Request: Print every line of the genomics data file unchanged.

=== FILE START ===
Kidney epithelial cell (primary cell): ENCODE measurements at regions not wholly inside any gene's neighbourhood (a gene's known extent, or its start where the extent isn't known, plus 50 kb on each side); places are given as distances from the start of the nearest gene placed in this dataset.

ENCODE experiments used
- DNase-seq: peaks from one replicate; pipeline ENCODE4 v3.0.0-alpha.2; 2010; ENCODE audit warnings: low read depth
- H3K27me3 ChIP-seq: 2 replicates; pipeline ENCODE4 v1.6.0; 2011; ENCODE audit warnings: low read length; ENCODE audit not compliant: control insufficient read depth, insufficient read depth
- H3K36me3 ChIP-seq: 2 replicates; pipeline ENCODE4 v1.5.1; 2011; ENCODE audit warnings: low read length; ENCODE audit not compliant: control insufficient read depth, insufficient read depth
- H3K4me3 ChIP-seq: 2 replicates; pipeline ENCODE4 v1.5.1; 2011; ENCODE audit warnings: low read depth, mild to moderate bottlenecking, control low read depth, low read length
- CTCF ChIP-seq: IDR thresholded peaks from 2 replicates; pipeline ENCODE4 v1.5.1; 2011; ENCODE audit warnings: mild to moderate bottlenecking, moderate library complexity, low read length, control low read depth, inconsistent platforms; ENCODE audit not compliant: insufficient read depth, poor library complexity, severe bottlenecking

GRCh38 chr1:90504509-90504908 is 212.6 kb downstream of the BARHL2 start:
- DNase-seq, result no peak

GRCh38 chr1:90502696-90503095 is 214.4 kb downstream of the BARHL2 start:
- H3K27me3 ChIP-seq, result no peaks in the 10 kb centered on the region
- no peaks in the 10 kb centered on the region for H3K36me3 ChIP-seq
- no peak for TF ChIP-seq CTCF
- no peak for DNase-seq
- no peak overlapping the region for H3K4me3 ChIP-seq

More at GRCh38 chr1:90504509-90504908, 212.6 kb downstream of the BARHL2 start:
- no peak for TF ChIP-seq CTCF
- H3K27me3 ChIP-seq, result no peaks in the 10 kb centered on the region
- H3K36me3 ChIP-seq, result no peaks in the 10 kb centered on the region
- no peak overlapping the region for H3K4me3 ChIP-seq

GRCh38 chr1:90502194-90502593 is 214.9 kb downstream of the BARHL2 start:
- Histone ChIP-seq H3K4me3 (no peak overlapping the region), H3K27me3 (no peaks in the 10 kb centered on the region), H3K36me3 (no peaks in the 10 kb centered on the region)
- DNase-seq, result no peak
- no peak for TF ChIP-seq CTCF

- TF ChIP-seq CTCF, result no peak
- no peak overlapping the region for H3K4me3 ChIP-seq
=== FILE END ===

Kidney epithelial cell (primary cell): ENCODE measurements at regions not wholly inside any gene's neighbourhood (a gene's known extent, or its start where the extent isn't known, plus 50 kb on each side); places are given as distances from the start of the nearest gene placed in this dataset.

ENCODE experiments used
- DNase-seq: peaks from one replicate; pipeline ENCODE4 v3.0.0-alpha.2; 2010; ENCODE audit warnings: low read depth
- H3K27me3 ChIP-seq: 2 replicates; pipeline ENCODE4 v1.6.0; 2011; ENCODE audit warnings: low read length; ENCODE audit not compliant: control insufficient read depth, insufficient read depth
- H3K36me3 ChIP-seq: 2 replicates; pipeline ENCODE4 v1.5.1; 2011; ENCODE audit warnings: low read length; ENCODE audit not compliant: control insufficient read depth, insufficient read depth
- H3K4me3 ChIP-seq: 2 replicates; pipeline ENCODE4 v1.5.1; 2011; ENCODE audit warnings: low read depth, mild to moderate bottlenecking, control low read depth, low read length
- CTCF ChIP-seq: IDR thresholded peaks from 2 replicates; pipeline ENCODE4 v1.5.1; 2011; ENCODE audit warnings: mild to moderate bottlenecking, moderate library complexity, low read length, control low read depth, inconsistent platforms; ENCODE audit not compliant: insufficient read depth, poor library complexity, severe bottlenecking

GRCh38 chr1:90504509-90504908 is 212.6 kb downstream of the BARHL2 start:
- DNase-seq, result no peak

GRCh38 chr1:90502696-90503095 is 214.4 kb downstream of the BARHL2 start:
- H3K27me3 ChIP-seq, result no peaks in the 10 kb centered on the region
- no peaks in the 10 kb centered on the region for H3K36me3 ChIP-seq
- no peak for TF ChIP-seq CTCF
- no peak for DNase-seq
- no peak overlapping the region for H3K4me3 ChIP-seq

More at GRCh38 chr1:90504509-90504908, 212.6 kb downstream of the BARHL2 start:
- no peak for TF ChIP-seq CTCF
- H3K27me3 ChIP-seq, result no peaks in the 10 kb centered on the region
- H3K36me3 ChIP-seq, result no peaks in the 10 kb centered on the region
- no peak overlapping the region for H3K4me3 ChIP-seq

GRCh38 chr1:90502194-90502593 is 214.9 kb downstream of the BARHL2 start:
- Histone ChIP-seq H3K4me3 (no peak overlapping the region), H3K27me3 (no peaks in the 10 kb centered on the region), H3K36me3 (no peaks in the 10 kb centered on the region)
- DNase-seq, result no peak
- no peak for TF ChIP-seq CTCF

- TF ChIP-seq CTCF, result no peak
- no peak overlapping the region for H3K4me3 ChIP-seq